Friday, December 04, 2009

Those stimulus measures, did they work?

From the ABS yesterday:




Sydney shoppers have shrugged off the Reserve Bank's first interest hikes to spend at their fastest rate in 8 years.

Retail sales data for October, the month the rate hikes began, show spending in NSW up 1.2 per cent in the month and 8.8 per cent over the year, the fastest growth rate in the nation.

Spending on caf├ęs and restaurants climbed an extraordinary 40 per cent and spending on takeaway food 21 per cent.

"People are eating out again," said CommSec economist Savanth Sebastian.

"The sustained improvement in consumer sentiment, rising wealth and the pick up in the labour
market has allowed us to lift our spending on luxuries and treats, rather than limiting ourselves to necessities."

ANZ senior economist Julie Toth said sales in cafes, restaurants and take-away outlets tended to reflect consumer confidence more immediately than sales in other outlets.

"It shows consumers were not feeling too dented or threatened by the first cash rate rise," she said.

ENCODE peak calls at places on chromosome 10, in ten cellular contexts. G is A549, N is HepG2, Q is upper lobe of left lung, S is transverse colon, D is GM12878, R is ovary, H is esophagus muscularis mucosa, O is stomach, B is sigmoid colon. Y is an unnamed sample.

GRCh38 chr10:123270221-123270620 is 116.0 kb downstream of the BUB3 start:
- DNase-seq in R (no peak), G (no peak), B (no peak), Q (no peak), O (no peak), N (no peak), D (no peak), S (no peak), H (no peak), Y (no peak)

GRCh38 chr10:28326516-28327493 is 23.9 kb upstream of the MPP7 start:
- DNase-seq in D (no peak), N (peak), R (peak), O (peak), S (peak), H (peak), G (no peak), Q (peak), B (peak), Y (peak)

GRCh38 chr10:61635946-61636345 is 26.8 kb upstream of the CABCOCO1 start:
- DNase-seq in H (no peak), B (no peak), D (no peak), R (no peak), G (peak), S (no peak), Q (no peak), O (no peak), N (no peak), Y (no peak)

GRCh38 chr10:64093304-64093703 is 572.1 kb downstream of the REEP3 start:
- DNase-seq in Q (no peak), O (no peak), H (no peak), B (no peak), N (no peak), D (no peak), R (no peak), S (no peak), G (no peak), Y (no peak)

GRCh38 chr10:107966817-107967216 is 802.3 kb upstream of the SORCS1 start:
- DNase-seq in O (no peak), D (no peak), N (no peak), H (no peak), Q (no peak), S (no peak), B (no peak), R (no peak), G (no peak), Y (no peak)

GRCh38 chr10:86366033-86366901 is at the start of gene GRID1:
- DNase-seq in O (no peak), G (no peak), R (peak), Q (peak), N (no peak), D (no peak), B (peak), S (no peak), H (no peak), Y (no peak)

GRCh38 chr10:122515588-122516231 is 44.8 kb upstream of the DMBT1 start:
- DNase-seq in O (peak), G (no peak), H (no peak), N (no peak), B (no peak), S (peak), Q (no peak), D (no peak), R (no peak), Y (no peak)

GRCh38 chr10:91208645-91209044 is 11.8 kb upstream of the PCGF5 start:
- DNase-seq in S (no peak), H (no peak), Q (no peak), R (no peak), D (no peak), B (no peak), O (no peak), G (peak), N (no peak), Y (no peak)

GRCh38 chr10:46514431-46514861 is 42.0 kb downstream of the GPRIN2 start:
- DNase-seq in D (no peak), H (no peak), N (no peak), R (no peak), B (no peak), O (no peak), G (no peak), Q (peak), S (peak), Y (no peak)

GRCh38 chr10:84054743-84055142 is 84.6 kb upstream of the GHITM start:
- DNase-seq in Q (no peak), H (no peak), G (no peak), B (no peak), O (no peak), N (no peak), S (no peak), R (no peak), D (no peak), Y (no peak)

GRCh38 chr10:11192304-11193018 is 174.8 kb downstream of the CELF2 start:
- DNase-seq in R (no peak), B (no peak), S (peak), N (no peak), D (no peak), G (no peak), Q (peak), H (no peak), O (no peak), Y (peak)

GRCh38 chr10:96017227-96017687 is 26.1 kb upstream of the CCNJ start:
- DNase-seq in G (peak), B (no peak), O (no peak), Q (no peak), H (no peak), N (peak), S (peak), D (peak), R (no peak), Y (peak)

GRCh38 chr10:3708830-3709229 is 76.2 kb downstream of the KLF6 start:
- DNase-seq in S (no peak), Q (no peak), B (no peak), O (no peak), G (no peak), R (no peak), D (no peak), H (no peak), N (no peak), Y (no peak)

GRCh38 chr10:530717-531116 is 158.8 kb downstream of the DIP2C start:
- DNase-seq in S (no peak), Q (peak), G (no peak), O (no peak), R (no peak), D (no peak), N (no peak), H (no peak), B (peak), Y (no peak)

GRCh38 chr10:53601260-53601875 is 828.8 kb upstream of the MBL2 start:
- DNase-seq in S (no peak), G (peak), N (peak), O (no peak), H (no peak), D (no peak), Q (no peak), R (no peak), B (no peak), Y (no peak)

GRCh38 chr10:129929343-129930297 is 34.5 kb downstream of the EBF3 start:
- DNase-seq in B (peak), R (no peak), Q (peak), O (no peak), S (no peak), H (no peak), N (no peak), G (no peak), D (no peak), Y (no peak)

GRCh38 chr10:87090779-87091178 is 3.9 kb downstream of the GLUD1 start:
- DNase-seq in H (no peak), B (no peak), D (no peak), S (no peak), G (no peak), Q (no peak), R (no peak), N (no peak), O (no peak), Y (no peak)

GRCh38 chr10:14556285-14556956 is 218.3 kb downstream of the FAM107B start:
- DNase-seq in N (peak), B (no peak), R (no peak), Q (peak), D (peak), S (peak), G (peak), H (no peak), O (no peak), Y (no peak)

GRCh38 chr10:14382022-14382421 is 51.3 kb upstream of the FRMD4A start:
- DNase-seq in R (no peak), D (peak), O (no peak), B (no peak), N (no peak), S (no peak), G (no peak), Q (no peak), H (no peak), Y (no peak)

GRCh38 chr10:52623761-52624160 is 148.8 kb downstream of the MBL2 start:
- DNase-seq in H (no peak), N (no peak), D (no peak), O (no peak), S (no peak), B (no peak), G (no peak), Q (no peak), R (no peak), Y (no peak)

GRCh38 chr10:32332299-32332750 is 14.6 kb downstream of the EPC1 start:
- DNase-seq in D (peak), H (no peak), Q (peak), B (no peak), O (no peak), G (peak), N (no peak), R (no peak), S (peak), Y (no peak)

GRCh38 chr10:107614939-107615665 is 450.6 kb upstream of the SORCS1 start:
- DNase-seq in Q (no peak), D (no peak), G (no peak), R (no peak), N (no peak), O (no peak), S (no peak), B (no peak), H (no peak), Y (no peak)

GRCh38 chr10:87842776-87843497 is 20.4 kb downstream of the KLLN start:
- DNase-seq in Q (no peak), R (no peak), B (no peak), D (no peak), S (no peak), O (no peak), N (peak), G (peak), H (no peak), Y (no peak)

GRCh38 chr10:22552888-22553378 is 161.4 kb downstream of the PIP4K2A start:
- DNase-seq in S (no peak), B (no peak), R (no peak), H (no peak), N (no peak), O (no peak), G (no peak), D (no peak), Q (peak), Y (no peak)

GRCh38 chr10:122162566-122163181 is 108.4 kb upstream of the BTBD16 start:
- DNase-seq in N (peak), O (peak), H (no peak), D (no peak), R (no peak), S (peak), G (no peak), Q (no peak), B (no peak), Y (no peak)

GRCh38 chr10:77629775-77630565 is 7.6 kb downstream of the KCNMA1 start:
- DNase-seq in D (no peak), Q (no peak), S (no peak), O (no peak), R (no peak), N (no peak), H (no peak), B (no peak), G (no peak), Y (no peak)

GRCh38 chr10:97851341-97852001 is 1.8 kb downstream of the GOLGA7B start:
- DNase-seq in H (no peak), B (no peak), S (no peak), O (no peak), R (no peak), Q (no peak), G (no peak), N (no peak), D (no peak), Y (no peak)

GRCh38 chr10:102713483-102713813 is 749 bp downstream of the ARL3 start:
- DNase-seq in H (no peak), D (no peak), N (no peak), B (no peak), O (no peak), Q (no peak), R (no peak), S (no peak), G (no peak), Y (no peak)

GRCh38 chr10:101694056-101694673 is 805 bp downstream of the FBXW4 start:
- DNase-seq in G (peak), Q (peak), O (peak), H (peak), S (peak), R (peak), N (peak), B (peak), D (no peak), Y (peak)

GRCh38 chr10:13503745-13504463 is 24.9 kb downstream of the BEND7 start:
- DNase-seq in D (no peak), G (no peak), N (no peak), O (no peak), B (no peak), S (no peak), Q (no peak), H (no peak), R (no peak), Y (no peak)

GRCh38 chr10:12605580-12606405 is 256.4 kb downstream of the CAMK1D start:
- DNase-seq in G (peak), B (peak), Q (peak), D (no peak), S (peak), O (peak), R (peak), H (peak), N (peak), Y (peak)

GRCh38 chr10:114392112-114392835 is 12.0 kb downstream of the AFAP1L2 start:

JP Morgan economist Helen Kevans said much would depend on how consumers reacted the the series of three interest rate rises.

"This is not only the first time the Reserve Bank has hiked the cash rate three times in three straight months, it is also the first time since 2003 it has hiked the cash rate in December, ahead of the key Christmas spending period," she said.

Myer chief executive Bernie Brookes said Christmas sales were tracking in line with Myer's forecast 2008-10 sales growth of 3 per cent with early sales of Christmas decorations and hampers in November now translating into robust sales for cosmetics and especially gift vouchers.

Mr Brookes said sales of gift cards were up by between and 30 and 40 per cent on the previous year.

He said Myer had not seen any effect of the Reserve Bank's interest rate rises to date but that if rates rose by between a further one to three percentage points Myer could see an effect.

Seperately released industry figures show car sales up in November with 85,833 new cars sold with businesses rushing to buy new vehicles before the special budget tax break expires in December.

Passenger car sales were up 9.4 per cent on a year ago to 47,059 while sales of four wheel drives were up 44 per cent to 18,360 and sales of light commercial vehicles up 38.9 per cent to 18,094.

Pick-up trucks accounted for 18 per cent of all motor vehicle sales in November.


Published in today's SMH

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